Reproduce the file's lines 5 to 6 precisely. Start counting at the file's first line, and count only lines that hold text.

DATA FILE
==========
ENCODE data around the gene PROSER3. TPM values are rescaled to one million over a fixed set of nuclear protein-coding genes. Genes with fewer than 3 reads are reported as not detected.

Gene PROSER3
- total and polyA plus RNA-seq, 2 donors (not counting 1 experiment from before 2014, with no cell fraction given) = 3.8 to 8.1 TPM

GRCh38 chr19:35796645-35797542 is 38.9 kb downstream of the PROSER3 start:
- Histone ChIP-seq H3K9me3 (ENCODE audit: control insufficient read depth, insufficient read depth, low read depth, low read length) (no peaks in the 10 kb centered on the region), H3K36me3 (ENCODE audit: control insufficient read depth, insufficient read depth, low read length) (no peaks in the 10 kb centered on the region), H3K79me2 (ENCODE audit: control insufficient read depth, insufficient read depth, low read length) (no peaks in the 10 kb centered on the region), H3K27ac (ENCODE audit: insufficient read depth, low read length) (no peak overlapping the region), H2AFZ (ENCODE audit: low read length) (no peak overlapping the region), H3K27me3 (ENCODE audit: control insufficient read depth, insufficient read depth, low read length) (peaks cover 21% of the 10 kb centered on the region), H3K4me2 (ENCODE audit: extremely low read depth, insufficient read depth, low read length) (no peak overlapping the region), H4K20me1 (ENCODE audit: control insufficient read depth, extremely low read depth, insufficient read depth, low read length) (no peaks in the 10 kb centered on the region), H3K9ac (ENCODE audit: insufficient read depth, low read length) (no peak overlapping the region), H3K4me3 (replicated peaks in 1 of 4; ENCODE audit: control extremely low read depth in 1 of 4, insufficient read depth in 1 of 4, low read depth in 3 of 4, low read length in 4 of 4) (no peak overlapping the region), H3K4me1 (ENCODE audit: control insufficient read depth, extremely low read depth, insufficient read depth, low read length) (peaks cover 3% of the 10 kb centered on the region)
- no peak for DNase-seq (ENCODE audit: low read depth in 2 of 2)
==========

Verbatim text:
- Histone ChIP-seq H3K9me3 (ENCODE audit: control insufficient read depth, insufficient read depth, low read depth, low read length) (no peaks in the 10 kb centered on the region), H3K36me3 (ENCODE audit: control insufficient read depth, insufficient read depth, low read length) (no peaks in the 10 kb centered on the region), H3K79me2 (ENCODE audit: control insufficient read depth, insufficient read depth, low read length) (no peaks in the 10 kb centered on the region), H3K27ac (ENCODE audit: insufficient read depth, low read length) (no peak overlapping the region), H2AFZ (ENCODE audit: low read length) (no peak overlapping the region), H3K27me3 (ENCODE audit: control insufficient read depth, insufficient read depth, low read length) (peaks cover 21% of the 10 kb centered on the region), H3K4me2 (ENCODE audit: extremely low read depth, insufficient read depth, low read length) (no peak overlapping the region), H4K20me1 (ENCODE audit: control insufficient read depth, extremely low read depth, insufficient read depth, low read length) (no peaks in the 10 kb centered on the region), H3K9ac (ENCODE audit: insufficient read depth, low read length) (no peak overlapping the region), H3K4me3 (replicated peaks in 1 of 4; ENCODE audit: control extremely low read depth in 1 of 4, insufficient read depth in 1 of 4, low read depth in 3 of 4, low read length in 4 of 4) (no peak overlapping the region), H3K4me1 (ENCODE audit: control insufficient read depth, extremely low read depth, insufficient read depth, low read length) (peaks cover 3% of the 10 kb centered on the region)
- no peak for DNase-seq (ENCODE audit: low read depth in 2 of 2)